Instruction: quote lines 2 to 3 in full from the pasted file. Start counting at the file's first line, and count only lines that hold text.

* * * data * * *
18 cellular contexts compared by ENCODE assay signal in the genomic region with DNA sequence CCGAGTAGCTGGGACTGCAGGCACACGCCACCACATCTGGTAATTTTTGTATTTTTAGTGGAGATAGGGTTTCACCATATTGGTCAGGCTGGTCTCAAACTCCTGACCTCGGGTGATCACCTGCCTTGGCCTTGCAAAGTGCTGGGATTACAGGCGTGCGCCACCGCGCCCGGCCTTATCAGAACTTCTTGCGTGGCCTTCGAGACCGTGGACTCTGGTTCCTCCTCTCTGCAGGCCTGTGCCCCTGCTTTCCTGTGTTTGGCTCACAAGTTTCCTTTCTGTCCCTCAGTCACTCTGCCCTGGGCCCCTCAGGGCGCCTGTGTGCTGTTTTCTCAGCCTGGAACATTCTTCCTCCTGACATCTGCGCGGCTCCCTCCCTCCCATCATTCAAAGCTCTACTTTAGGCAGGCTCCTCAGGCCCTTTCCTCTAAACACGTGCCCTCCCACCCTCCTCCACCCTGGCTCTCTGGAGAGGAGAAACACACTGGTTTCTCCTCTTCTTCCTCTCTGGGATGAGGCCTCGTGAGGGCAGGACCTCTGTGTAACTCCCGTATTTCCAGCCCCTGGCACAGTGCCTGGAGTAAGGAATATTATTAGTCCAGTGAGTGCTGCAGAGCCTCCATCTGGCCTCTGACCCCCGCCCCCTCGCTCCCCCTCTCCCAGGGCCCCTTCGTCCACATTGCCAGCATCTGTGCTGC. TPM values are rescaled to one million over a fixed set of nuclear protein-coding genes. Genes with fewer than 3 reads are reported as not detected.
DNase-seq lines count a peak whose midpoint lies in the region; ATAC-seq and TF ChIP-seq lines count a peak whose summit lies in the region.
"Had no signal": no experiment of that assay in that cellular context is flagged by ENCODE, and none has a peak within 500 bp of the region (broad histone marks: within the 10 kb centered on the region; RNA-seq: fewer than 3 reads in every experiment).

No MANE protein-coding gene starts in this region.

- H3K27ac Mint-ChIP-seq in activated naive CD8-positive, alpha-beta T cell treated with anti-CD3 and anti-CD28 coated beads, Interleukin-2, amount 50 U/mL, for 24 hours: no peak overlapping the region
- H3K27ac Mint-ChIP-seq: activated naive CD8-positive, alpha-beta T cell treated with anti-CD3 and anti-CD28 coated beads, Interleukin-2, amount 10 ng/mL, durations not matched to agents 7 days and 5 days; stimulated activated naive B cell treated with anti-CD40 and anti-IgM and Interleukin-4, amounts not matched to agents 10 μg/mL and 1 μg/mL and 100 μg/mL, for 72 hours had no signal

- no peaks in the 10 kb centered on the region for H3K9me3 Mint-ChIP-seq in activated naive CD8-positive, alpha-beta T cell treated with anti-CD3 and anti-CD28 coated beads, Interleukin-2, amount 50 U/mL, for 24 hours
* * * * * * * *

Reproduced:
DNase-seq lines count a peak whose midpoint lies in the region; ATAC-seq and TF ChIP-seq lines count a peak whose summit lies in the region.
"Had no signal": no experiment of that assay in that cellular context is flagged by ENCODE, and none has a peak within 500 bp of the region (broad histone marks: within the 10 kb centered on the region; RNA-seq: fewer than 3 reads in every experiment).